The Secret Service bagged their biggest haul of counterfeit US currency — $30 million from Peru

❝ The product is carefully created in rural facilities throughout the Peruvian countryside using cheap labor, then hoarded in stash houses controlled by violent gangs in Lima.

Once there, the goods are packed into parcels, loaded onto planes or hidden inside luggage, pottery, hollowed-out Bibles, sneakers, children’s toys or massive shipping containers bound for major U.S. ports of entry, such as Miami.

The product’s ultimate destination, according to the U.S. Secret Service, is generally New York, New Jersey, Boston and the greater Northeast.

❝ It’s here, federal authorities say, that a few powerful organizations pass the product to splinter groups that control the streets, reaping huge financial rewards before authorities have time to react.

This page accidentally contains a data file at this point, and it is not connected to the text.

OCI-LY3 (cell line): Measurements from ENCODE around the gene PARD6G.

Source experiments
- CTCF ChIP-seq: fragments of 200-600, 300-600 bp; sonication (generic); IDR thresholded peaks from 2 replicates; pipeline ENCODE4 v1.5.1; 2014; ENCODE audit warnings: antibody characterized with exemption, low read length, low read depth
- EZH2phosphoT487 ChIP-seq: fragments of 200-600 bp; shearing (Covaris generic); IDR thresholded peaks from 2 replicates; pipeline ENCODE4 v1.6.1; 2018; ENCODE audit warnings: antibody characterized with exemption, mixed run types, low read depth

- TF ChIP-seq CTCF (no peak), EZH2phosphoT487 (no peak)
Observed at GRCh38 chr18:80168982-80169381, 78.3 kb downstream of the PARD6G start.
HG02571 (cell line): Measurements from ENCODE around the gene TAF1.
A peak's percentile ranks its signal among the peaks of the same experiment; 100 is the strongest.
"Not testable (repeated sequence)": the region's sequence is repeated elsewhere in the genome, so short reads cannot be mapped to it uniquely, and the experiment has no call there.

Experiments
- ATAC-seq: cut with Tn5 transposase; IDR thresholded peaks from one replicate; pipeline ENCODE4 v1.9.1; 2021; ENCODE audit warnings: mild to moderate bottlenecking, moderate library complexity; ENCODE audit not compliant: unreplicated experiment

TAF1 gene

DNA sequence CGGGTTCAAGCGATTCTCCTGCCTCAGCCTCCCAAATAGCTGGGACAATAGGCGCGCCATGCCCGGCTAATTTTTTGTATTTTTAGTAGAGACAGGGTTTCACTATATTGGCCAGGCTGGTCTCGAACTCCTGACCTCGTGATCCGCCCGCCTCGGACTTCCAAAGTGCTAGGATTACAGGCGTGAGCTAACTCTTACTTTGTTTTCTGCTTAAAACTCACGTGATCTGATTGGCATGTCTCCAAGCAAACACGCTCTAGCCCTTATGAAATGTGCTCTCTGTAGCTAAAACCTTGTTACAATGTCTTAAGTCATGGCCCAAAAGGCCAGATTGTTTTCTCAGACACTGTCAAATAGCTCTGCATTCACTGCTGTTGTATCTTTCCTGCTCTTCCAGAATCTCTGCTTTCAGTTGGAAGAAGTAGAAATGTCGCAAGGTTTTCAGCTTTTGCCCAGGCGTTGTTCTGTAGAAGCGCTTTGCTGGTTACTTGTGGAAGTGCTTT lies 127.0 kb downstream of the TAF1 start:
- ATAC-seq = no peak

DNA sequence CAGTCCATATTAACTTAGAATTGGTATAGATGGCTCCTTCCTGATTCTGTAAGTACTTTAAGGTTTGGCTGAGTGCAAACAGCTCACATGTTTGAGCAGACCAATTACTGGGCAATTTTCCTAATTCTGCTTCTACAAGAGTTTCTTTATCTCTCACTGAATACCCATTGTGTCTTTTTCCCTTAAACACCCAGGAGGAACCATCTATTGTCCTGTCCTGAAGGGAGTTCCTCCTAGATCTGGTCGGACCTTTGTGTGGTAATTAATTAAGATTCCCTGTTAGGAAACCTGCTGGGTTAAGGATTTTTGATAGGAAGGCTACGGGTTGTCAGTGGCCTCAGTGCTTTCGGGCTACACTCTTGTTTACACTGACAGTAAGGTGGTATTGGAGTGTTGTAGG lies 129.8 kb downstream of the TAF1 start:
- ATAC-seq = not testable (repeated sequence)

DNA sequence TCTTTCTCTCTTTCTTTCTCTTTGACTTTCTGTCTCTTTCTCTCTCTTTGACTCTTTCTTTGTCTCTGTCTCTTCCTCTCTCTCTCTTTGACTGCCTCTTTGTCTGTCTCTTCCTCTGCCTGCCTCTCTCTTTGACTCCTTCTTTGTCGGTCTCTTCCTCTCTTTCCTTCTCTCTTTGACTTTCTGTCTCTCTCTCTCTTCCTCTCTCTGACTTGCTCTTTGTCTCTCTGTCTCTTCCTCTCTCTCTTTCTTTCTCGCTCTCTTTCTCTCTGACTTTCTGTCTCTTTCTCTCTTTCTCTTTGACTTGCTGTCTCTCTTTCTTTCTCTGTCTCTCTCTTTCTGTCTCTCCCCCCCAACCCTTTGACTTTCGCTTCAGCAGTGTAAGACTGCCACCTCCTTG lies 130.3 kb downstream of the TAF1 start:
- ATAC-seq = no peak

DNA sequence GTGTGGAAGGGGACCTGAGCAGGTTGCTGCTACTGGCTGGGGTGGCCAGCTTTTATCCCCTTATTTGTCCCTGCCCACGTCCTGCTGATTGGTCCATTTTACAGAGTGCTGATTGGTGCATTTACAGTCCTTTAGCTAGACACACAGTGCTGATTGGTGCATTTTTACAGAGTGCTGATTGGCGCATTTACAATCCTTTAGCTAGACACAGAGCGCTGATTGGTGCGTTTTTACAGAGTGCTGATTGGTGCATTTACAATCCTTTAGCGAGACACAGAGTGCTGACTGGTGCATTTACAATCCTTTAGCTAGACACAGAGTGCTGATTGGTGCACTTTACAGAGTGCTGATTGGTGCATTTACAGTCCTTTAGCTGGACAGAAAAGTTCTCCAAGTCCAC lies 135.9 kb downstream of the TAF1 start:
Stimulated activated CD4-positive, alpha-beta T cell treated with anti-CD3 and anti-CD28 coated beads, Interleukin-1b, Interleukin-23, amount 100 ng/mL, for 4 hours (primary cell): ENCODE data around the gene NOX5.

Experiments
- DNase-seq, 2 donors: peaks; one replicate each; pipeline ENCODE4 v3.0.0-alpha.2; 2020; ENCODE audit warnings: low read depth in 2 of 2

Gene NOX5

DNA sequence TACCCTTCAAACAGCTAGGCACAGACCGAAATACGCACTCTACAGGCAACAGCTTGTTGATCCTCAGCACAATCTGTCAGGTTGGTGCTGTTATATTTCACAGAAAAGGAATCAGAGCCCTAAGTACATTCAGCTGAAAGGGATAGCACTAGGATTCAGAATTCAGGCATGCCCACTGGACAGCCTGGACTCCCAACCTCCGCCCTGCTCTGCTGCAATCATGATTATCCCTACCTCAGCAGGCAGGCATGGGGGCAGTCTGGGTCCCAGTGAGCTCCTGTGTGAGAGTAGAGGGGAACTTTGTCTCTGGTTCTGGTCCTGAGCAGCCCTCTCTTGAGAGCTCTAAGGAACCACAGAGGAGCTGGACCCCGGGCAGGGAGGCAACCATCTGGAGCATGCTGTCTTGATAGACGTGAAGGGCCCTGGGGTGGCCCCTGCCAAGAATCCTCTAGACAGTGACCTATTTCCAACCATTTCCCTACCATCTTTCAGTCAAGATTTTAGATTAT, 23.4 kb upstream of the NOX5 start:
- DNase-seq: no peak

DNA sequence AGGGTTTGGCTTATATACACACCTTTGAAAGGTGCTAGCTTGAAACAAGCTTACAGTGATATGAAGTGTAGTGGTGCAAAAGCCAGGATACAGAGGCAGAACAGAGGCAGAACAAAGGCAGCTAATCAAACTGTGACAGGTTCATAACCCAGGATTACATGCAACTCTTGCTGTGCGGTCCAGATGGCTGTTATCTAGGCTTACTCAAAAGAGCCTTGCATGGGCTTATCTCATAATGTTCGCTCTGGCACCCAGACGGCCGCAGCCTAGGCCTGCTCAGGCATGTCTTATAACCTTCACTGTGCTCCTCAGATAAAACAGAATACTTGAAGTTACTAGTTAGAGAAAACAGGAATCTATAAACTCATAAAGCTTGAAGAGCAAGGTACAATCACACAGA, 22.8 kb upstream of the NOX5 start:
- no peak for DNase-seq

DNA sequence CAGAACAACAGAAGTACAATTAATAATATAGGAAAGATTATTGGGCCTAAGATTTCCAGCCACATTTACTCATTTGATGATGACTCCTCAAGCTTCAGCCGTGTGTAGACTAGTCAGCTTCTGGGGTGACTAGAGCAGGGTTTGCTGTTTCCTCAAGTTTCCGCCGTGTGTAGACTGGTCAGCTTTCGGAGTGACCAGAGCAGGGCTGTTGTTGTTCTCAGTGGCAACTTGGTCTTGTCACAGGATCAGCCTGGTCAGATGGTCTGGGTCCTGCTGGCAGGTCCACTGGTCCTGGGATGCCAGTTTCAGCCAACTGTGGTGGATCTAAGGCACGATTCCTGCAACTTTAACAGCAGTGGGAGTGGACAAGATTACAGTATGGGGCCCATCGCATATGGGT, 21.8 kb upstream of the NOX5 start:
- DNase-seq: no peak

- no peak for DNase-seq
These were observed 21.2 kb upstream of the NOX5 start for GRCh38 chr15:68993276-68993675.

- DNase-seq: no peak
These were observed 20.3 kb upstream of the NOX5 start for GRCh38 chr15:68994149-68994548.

It’s an illicit trade that bears an uncanny resemblance to narcotrafficking, and while there is some overlap between the two activities, this “product” has nothing to do with cocaine.

❝ But the profits created by smuggling the counterfeit currency known as the “Peruvian note” — generally considered the finest fake money on the planet — are just as staggering, if not more so, according to the Secret Service. Responsible for producing and distributing an estimated 60 percent of the world’s counterfeit U.S. notes, more fake American money comes from Peru than any other country, according to the Secret Service, which has been combating the currency’s rise since 2003…

❝ Once inside the United States, the currency might be used in low-level street crime, for Craigslist purchases, or in larger schemes that target big-box retailers.

The ruse ends at the bank, noted Don Brewer, the former Secret Service agent. He said banks rely on counting machines that can immediately separate fake bills from authentic ones by analyzing magnetic ink on legitimate currency.

By that time, however, the damage — to small businesses in particular — is already done.

RTFA. Entertaining — that is, as entertaining as crime can be. The generational skills used in Peru are an interesting counterpoint to our domestic flavor of techie counterfeiter whose skills are “good enough”.

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